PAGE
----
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In what way might supermarkets harm local communities with technology?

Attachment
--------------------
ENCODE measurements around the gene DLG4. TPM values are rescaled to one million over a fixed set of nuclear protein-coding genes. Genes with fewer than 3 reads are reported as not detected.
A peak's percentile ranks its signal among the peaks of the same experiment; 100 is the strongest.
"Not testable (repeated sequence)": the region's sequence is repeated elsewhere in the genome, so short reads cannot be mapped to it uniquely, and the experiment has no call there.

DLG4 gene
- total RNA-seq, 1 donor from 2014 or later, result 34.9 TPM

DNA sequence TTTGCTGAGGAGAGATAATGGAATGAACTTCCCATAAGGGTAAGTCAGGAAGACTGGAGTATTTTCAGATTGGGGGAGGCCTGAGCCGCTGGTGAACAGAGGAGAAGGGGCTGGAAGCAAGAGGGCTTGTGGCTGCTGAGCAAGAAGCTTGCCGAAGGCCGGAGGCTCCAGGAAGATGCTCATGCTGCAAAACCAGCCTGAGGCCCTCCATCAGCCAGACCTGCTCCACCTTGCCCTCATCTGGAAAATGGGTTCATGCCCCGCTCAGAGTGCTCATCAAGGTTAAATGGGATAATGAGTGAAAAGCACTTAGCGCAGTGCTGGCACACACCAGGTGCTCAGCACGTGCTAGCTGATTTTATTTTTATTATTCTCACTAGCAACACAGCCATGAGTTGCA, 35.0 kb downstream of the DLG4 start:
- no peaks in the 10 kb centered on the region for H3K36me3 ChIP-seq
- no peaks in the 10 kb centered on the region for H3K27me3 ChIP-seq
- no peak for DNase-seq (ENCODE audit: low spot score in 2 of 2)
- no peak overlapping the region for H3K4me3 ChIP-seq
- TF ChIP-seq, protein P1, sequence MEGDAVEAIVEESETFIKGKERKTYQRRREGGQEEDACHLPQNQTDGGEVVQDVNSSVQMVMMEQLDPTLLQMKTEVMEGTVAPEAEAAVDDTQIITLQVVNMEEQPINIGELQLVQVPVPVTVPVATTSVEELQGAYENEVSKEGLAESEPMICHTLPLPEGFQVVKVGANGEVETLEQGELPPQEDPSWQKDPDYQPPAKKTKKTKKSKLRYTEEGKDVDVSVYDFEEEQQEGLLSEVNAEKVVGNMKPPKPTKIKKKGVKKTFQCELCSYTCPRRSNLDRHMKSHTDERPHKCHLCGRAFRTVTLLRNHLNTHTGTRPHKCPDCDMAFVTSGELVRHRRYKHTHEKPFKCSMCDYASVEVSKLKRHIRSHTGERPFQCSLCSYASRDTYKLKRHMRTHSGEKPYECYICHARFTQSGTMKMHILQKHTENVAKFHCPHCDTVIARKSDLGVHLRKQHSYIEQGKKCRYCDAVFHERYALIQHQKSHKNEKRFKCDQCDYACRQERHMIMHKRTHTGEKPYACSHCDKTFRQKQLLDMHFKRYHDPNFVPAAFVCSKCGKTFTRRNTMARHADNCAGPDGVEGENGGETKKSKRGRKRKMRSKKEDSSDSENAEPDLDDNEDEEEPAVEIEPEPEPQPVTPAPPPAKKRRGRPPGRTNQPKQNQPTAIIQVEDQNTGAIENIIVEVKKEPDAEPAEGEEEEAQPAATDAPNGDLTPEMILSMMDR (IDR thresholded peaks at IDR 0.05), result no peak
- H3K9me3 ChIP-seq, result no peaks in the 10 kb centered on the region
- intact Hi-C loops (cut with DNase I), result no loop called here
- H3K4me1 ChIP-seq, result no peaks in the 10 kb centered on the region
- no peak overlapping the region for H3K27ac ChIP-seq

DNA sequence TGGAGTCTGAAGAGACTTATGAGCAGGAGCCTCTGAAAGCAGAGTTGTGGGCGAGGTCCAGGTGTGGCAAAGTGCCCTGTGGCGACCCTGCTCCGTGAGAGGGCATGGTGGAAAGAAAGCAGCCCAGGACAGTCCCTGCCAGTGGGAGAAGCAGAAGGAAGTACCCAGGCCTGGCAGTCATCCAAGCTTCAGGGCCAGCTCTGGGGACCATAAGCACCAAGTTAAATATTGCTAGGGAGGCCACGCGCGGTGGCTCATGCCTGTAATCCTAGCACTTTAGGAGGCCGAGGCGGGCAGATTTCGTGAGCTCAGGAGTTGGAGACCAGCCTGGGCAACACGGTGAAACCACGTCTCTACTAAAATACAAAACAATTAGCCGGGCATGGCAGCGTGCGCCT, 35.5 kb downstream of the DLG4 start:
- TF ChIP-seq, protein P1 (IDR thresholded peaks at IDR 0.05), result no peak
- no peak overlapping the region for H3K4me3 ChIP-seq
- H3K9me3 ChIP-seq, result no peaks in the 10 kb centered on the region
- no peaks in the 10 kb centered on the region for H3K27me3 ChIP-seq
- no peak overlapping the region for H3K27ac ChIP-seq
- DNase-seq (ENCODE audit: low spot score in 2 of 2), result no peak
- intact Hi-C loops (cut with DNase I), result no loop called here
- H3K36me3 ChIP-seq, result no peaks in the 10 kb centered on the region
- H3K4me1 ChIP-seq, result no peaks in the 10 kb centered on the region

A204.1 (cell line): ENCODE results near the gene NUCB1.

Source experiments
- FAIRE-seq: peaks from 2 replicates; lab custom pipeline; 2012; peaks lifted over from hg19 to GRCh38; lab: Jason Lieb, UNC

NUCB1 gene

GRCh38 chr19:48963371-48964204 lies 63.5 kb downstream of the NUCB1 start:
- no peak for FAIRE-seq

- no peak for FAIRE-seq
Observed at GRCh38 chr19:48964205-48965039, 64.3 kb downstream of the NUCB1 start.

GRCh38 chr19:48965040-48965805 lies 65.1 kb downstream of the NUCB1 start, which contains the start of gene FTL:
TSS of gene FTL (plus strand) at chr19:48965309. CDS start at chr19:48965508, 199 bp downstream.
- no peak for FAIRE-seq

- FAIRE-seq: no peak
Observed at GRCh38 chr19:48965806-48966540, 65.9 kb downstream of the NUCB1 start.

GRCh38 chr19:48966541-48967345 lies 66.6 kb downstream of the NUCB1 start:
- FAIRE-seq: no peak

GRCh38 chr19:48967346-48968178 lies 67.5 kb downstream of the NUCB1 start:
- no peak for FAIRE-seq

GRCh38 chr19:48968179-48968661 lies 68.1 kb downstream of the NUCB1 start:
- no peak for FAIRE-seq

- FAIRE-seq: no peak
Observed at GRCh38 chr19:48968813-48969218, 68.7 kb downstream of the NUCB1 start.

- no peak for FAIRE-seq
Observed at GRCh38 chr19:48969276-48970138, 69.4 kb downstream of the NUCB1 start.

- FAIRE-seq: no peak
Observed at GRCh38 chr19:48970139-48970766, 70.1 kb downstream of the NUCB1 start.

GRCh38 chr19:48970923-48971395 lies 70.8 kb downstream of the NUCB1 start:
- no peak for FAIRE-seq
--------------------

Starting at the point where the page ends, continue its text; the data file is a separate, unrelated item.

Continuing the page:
Perhaps one of the most important issues surrounding any development of business and trade is that of the increasing growth and power of supermarkets. With their increasing stranglehold over more and more products they are fast becoming the new super powers, the particular area that we shall be concentrating on is the technological aspect. With the ever increasingly popular role of the Internet and computer technology we have witnessed a new trend in consumption, one that has access to a vast database of information about its customers. What will be discussed over the course of this debate is the effects and harm that supermarkets can do to communities with technology. In order to look into this we will need to take in to account a wide number of perspectives such as the different ways in which a corporate company can invade our public lives and how our privacy is intruded by certain actions that these businesses take. By looking at the much harm that can be perpetrated through the use of loyalty cards and other devices we can look at the harm done to aspects of the community such as our work places, personal spaces and local community spaces. With specific reference to digital spaces we should come to some interesting findings about how supermarkets can harm local communities with technology. To give the points raised in the discussion some more validity we shall look at the work of key theorists in this specific area, by doing this it will enable us to put the question in to a wider sociological context enabling us to understand it in relation to our society and how it operates historically in comparison to now. In order to assess our findings we will recap over the main issues that have come to light over the course of the debate and hopefully come to some sort of conclusion over the exact harm that supermarket can do to communities.